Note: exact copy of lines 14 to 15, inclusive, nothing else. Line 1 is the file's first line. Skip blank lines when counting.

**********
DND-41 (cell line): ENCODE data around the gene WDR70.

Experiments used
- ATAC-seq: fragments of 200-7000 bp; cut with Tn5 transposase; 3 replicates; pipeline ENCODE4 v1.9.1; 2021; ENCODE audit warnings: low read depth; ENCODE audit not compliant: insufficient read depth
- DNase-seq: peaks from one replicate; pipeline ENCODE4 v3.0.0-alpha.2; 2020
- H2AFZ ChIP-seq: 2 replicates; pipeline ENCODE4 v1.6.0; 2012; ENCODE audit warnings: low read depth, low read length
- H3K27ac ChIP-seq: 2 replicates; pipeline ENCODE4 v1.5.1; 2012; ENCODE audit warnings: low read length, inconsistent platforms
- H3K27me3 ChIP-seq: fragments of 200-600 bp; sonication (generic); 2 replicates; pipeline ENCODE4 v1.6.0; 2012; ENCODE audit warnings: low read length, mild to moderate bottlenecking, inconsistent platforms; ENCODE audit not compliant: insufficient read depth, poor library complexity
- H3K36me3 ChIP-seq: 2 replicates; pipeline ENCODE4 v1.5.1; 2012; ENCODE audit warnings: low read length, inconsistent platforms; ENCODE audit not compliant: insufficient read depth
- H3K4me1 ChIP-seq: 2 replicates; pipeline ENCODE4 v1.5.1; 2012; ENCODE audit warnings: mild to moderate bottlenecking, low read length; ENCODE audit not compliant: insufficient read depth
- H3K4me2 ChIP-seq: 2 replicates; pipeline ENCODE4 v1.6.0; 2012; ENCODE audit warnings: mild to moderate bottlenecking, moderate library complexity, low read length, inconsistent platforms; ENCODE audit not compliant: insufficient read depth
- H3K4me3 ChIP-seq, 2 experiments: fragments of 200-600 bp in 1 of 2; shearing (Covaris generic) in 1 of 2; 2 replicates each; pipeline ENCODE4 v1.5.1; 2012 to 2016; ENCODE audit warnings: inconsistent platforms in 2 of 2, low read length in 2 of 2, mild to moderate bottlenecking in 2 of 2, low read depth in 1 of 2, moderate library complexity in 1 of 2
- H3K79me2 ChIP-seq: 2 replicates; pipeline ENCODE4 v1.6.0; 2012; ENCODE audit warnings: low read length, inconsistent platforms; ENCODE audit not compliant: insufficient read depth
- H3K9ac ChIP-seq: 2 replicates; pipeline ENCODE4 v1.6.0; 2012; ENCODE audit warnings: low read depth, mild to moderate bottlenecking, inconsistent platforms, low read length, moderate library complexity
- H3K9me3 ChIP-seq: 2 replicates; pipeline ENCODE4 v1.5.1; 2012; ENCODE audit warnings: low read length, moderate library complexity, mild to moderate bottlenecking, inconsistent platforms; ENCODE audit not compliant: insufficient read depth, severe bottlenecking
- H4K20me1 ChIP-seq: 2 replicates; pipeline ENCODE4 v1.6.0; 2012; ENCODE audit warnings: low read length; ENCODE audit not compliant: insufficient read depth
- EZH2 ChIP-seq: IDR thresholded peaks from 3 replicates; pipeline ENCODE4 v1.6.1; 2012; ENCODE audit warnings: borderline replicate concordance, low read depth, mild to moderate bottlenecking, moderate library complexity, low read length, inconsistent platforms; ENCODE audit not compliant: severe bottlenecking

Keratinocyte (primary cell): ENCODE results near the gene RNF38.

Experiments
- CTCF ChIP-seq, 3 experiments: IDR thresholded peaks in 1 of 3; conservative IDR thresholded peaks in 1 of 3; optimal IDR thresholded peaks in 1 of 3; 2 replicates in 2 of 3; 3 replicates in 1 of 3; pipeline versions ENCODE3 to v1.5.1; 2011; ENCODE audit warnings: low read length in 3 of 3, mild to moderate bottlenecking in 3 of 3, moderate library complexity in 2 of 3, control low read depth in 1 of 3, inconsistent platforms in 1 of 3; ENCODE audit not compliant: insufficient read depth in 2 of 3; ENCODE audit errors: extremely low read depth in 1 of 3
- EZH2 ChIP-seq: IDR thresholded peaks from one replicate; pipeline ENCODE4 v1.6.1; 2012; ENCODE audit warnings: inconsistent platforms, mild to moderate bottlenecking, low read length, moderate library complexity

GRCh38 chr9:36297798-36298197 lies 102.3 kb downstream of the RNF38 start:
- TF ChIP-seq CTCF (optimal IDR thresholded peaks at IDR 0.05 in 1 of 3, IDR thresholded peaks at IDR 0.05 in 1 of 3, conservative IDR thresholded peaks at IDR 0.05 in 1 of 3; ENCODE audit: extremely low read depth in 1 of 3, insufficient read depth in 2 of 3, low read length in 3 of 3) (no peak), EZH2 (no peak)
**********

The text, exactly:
- H3K9me3 ChIP-seq: 2 replicates; pipeline ENCODE4 v1.5.1; 2012; ENCODE audit warnings: low read length, moderate library complexity, mild to moderate bottlenecking, inconsistent platforms; ENCODE audit not compliant: insufficient read depth, severe bottlenecking
- H4K20me1 ChIP-seq: 2 replicates; pipeline ENCODE4 v1.6.0; 2012; ENCODE audit warnings: low read length; ENCODE audit not compliant: insufficient read depth